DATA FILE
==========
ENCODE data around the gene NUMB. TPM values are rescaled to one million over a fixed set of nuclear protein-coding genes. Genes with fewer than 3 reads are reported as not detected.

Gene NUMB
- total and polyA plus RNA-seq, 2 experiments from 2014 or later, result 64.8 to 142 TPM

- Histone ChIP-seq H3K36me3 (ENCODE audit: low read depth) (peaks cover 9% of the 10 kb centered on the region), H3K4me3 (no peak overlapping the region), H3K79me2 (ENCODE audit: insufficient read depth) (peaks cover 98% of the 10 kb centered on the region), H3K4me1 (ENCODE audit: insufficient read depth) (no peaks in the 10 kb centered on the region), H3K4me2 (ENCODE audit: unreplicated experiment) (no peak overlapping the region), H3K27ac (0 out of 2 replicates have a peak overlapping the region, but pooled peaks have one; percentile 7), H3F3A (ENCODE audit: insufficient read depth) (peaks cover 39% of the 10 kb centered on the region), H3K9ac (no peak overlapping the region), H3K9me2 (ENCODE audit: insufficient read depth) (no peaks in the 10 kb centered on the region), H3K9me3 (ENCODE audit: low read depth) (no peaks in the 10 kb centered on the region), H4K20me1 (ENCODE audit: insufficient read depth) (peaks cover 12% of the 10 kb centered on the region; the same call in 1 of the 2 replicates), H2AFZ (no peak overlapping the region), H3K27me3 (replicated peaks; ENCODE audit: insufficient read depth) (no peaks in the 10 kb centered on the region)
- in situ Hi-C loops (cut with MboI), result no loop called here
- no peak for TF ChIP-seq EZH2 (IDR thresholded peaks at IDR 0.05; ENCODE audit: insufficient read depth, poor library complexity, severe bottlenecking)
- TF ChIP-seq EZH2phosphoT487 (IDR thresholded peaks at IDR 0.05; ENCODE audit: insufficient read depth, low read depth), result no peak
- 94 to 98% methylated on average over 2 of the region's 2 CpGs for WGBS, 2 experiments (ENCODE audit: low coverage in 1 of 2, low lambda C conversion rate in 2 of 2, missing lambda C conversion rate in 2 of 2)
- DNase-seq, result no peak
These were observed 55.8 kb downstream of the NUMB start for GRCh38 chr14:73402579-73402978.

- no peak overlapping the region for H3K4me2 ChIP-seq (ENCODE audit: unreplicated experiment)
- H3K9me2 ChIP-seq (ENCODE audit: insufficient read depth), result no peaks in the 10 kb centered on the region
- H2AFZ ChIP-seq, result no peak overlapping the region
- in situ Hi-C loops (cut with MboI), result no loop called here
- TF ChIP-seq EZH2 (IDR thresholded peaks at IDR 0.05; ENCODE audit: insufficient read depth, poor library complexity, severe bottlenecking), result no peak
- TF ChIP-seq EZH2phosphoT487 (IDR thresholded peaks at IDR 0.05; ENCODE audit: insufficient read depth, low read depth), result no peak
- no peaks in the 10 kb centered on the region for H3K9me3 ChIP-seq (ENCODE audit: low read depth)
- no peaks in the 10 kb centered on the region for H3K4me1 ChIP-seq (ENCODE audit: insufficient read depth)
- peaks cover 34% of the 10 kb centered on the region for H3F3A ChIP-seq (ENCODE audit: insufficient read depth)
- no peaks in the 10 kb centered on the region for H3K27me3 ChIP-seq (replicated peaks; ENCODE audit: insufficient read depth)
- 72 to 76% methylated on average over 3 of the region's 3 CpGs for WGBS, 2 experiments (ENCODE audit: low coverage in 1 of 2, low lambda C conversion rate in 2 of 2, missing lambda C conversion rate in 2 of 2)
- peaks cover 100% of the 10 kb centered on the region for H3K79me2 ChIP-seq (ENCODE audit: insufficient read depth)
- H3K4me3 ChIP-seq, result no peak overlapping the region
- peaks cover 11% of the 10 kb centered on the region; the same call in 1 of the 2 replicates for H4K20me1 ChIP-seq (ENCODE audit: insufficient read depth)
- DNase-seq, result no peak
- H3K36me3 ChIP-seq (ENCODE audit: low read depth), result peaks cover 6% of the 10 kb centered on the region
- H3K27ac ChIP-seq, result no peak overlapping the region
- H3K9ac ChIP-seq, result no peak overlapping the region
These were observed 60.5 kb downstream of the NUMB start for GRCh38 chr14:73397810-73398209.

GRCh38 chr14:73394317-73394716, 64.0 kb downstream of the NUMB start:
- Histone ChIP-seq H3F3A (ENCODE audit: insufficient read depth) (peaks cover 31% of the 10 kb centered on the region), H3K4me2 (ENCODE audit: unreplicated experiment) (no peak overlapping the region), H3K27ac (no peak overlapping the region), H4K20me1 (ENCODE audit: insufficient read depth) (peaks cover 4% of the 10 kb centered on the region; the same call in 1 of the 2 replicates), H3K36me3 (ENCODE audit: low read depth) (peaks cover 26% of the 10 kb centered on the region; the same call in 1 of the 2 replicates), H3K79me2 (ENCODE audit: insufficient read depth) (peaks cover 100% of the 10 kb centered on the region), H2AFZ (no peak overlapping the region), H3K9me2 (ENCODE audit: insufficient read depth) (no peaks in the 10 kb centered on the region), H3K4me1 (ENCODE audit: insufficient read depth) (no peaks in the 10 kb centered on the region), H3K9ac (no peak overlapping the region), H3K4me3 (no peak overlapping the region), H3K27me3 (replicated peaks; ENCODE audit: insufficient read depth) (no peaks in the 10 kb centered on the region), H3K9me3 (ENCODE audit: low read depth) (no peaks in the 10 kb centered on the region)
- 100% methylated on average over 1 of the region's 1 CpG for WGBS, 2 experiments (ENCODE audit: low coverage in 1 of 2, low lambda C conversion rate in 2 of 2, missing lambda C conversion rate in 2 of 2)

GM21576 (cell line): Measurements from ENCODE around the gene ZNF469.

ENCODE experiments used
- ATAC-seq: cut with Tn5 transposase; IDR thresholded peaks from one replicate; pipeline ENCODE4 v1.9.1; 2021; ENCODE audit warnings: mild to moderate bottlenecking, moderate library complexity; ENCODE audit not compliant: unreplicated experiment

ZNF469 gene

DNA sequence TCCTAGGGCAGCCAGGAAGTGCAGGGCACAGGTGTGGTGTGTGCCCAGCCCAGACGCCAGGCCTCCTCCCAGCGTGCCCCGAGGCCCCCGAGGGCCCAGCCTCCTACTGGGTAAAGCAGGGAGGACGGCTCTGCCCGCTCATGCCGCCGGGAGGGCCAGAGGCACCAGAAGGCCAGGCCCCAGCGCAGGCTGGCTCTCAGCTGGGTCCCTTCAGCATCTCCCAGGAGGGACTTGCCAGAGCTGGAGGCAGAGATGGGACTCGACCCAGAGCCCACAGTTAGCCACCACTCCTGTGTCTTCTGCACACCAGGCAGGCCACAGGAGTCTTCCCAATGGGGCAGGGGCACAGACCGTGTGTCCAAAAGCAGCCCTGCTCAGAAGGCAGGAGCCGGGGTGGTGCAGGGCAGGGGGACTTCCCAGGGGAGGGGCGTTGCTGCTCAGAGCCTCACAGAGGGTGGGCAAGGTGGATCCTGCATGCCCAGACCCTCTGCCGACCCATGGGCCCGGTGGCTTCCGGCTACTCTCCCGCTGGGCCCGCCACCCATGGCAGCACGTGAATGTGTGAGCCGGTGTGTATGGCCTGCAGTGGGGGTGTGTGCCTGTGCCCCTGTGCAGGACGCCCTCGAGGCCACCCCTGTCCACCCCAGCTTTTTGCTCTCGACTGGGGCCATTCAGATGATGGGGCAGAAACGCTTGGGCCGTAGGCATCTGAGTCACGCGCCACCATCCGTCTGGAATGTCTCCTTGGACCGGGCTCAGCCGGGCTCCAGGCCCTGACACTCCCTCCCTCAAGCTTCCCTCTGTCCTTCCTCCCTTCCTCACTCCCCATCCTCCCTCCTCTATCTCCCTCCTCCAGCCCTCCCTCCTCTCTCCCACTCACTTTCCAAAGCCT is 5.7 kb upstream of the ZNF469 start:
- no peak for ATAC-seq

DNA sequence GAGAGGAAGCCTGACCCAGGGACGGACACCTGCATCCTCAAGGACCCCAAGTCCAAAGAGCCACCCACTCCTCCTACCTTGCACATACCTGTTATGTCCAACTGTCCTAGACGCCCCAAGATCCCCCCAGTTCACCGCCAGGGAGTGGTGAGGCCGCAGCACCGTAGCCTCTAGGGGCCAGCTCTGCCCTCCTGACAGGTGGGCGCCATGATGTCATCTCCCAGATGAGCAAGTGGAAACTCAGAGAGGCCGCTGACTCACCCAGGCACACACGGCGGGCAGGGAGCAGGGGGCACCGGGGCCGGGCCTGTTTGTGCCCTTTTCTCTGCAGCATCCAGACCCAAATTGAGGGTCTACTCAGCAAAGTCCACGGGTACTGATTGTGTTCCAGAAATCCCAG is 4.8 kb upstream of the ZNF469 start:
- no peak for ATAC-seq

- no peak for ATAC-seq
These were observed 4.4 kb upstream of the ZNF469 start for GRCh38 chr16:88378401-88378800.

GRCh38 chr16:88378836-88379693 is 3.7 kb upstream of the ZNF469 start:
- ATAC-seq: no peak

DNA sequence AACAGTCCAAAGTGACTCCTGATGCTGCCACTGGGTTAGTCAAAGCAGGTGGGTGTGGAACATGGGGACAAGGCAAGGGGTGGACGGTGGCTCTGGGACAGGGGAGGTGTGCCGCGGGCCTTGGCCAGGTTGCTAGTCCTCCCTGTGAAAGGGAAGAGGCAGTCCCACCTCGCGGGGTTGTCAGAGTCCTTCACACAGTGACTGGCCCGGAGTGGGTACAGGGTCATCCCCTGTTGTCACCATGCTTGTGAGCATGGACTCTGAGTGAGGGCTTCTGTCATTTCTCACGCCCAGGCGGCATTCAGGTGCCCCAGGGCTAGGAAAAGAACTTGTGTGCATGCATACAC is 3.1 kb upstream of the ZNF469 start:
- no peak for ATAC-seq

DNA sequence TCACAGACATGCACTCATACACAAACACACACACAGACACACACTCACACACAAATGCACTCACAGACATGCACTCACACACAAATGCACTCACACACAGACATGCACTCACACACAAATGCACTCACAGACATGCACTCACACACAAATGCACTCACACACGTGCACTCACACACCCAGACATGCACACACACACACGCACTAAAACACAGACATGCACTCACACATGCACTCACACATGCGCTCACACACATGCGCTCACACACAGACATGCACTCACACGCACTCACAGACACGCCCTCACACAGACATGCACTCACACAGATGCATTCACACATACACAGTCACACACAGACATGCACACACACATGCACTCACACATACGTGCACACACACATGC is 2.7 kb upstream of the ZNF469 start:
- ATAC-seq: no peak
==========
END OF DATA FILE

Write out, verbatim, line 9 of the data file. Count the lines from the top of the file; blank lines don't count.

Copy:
- DNase-seq, result no peak